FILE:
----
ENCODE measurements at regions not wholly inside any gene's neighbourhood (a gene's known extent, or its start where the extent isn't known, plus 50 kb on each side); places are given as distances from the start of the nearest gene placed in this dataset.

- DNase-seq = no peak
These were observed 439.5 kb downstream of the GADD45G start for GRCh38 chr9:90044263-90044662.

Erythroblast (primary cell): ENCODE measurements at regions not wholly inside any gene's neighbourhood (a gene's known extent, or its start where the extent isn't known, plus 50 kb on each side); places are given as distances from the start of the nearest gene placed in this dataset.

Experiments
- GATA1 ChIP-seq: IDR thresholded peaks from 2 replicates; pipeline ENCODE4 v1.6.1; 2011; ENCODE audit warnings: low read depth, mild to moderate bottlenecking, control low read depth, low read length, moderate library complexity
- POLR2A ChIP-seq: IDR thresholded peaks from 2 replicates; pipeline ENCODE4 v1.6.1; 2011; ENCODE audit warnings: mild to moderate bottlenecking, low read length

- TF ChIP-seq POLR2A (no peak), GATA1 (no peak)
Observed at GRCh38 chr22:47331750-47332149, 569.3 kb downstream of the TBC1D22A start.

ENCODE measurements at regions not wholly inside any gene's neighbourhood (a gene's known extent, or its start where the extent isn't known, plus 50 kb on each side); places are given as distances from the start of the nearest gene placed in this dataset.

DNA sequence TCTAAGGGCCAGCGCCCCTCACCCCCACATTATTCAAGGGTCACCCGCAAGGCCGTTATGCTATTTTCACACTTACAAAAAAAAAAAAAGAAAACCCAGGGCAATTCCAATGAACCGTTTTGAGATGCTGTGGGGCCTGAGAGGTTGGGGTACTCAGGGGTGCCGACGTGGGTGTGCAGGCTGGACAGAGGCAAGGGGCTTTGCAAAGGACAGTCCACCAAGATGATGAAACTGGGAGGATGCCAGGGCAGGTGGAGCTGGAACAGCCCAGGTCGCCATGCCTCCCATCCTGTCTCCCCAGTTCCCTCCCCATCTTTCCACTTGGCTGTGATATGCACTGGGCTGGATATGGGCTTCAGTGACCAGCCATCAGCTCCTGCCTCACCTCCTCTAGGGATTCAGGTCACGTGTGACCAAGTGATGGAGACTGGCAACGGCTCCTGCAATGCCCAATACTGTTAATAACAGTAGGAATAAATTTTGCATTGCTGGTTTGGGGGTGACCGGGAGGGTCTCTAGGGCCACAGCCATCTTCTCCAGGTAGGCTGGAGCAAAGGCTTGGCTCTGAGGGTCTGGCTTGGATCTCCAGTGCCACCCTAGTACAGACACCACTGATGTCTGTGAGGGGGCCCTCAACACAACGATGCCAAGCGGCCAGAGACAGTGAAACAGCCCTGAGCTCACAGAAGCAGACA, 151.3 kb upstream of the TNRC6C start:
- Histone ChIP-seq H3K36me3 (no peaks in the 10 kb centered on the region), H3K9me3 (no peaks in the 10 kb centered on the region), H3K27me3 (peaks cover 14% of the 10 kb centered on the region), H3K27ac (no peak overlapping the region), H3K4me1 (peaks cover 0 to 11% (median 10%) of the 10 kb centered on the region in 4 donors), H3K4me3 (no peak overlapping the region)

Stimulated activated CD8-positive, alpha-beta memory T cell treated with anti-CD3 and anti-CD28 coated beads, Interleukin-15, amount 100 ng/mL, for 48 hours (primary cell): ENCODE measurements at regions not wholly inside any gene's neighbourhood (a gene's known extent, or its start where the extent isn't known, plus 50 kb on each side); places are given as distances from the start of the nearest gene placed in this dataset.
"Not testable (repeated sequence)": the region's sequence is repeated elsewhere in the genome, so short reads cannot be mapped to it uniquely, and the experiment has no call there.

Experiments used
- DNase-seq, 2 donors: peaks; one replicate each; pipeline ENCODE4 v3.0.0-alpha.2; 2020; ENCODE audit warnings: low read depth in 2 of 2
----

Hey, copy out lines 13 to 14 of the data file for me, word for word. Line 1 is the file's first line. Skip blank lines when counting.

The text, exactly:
Stimulated activated CD8-positive, alpha-beta memory T cell treated with anti-CD3 and anti-CD28 coated beads, Interleukin-15, amount 100 ng/mL, for 48 hours (primary cell): ENCODE measurements at regions not wholly inside any gene's neighbourhood (a gene's known extent, or its start where the extent isn't known, plus 50 kb on each side); places are given as distances from the start of the nearest gene placed in this dataset.
"Not testable (repeated sequence)": the region's sequence is repeated elsewhere in the genome, so short reads cannot be mapped to it uniquely, and the experiment has no call there.